Monday, April 25, 2005

scarborough on Maher

I always liked Politically Incorrect, and have only seen a few episodes of Real Time but have liked what I have seen. I watched friday for the first time in a long while and I guess I should say I liked the show, but some of the dialogue on it was fairly painful. Bill Maher does a pretty good job as the comedian gadfly, but he cowed to some pretty silly arguments by joe scarborough.

There was plenty to complain about in what scarborough said, although it was less annoying than he usually comes across, but the argument which he was given a pass for which left smoke shooting from my ears was his glib dismissal of religious leaders'(specifically the pope in this case) responsibility in the spread of HIV, particularly in Africa. His argument was that if folks were going around having multiple partners and extramarital sex, then they obviously aren't paying too much attention to what the church thinks about moral matters anyway and the church's position on condoms is not why they aren't using them.

In so far as the assertion that the church's position on condoms is not directly influencing most individual decisions directly, he is ok. The problem is that his assertion deflects attention away from the real issue in which the church is implicated: influencing public policy to make birth control and information about disease and prevention less accessible to the public.

I have no beef with a preacher telling his congregation that they should not use condoms and should only have sex in matrimony and that when they follow his advice and have children coming out their ears that they shouldn't have an abortion. I would argue with what he says, but I got nothing against his right to say it, in so far as he is explicit about his intentions towards influencing the hearts of individuals. The second it steps over into attempting to directly affect public policy to take away options from those individuals whose hearts he can't sway, he is implicated in the outcome of his efforts (rather than the individual, since he was no longer trying to influence their choice but rather control it).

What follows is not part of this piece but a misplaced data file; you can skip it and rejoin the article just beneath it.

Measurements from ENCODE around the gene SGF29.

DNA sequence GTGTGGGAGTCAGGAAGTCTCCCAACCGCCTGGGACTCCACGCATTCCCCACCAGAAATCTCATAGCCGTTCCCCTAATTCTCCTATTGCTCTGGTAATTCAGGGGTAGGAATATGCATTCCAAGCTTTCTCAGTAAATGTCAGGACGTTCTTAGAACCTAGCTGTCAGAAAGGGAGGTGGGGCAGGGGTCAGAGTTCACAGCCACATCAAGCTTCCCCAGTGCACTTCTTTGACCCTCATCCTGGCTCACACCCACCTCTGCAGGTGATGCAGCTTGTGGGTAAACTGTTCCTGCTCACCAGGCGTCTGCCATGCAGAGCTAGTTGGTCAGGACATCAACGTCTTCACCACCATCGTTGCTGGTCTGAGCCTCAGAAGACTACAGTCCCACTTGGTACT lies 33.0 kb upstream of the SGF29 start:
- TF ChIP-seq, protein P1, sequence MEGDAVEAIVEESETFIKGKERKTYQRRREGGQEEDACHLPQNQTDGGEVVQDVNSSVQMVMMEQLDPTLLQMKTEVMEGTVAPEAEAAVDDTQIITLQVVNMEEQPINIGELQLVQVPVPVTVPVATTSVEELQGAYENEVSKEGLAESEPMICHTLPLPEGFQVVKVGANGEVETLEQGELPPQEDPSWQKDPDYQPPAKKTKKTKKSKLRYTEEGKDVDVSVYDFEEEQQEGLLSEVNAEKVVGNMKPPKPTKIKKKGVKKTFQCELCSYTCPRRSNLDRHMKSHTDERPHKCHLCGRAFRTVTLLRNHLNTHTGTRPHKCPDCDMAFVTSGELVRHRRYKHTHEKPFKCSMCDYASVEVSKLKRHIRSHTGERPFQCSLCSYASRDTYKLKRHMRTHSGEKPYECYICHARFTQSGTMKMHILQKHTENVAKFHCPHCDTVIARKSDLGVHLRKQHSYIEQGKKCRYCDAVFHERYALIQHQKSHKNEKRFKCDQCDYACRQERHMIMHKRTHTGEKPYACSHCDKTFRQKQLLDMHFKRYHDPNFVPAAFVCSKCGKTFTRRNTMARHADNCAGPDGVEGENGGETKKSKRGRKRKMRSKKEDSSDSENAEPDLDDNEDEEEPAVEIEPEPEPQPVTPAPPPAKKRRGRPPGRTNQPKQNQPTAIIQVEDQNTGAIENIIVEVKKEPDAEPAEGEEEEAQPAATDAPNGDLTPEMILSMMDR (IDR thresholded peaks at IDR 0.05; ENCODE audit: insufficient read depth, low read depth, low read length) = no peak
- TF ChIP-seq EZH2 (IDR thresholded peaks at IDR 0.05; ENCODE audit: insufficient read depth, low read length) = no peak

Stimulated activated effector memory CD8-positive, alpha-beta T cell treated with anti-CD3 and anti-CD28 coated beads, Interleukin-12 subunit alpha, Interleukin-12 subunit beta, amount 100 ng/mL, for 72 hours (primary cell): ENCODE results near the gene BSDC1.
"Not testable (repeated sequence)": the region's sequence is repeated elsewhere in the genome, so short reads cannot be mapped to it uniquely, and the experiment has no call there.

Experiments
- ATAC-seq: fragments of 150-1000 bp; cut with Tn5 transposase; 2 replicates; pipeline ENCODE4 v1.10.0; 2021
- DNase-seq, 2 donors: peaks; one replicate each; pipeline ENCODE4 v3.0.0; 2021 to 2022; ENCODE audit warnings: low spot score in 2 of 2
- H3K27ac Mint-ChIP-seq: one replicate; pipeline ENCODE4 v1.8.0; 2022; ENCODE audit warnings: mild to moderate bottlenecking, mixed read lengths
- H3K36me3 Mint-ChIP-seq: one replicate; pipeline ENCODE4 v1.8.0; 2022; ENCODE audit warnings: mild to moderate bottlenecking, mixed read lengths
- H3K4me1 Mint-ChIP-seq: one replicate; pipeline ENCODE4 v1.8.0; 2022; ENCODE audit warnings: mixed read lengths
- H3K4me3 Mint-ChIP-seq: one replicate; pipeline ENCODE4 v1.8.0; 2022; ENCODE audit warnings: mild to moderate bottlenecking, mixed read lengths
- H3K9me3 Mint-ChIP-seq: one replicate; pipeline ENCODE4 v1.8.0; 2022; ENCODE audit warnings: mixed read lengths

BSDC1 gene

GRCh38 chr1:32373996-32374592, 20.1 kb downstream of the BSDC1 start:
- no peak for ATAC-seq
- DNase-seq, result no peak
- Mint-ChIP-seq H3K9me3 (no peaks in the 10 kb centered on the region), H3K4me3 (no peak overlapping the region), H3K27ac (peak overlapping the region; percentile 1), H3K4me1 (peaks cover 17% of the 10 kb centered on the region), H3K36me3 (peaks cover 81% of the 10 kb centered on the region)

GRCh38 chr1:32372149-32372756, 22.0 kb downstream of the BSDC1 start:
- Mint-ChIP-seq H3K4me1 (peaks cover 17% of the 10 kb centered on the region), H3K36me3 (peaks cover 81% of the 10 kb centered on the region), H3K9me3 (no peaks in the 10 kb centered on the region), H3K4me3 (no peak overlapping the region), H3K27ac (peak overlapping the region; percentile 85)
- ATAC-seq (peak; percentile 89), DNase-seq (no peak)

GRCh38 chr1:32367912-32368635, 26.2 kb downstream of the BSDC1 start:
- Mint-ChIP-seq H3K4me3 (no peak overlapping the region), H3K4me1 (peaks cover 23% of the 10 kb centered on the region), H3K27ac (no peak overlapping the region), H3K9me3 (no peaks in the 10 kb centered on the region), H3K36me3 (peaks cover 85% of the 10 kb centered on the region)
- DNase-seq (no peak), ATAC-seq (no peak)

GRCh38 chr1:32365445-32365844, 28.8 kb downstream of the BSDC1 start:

This is the fundamental difference and one which joe either missed or intentionally ignores. A religious leader telling his flock that they are to do this or that or face an unhappy deity in the after life is fine with me (so long as his flock can choose another shepherd if they think he is crazy); a religious leader who works to influence public policy to limit the availability of health care options and disease prevention to the public is way, way out of bounds. The Catholic church has enormous influence in Africa and has used this influence to affect public policy in such a way as to make contraception and other reproductive information and services less available. president bush and his cronies are guilty of the same crime with all their riders on HIV funding requiring abstinance only bullshit and emphasis of the imperfection of condoms. Both groups are knowingly killing people.

So, if you are a curmudgeonly comedian with a political antagonism show and one of your guests makes the assertion that the church has no responsibility in the spread of AIDS in Africa because the sinners doing the dangerous deeds ain't been listening to the pope anyway or they wouldn't be screwing around so much, tell that guest to STFU until the the church stops trying to influence public policy to limit access to condoms and information about reproductive health.

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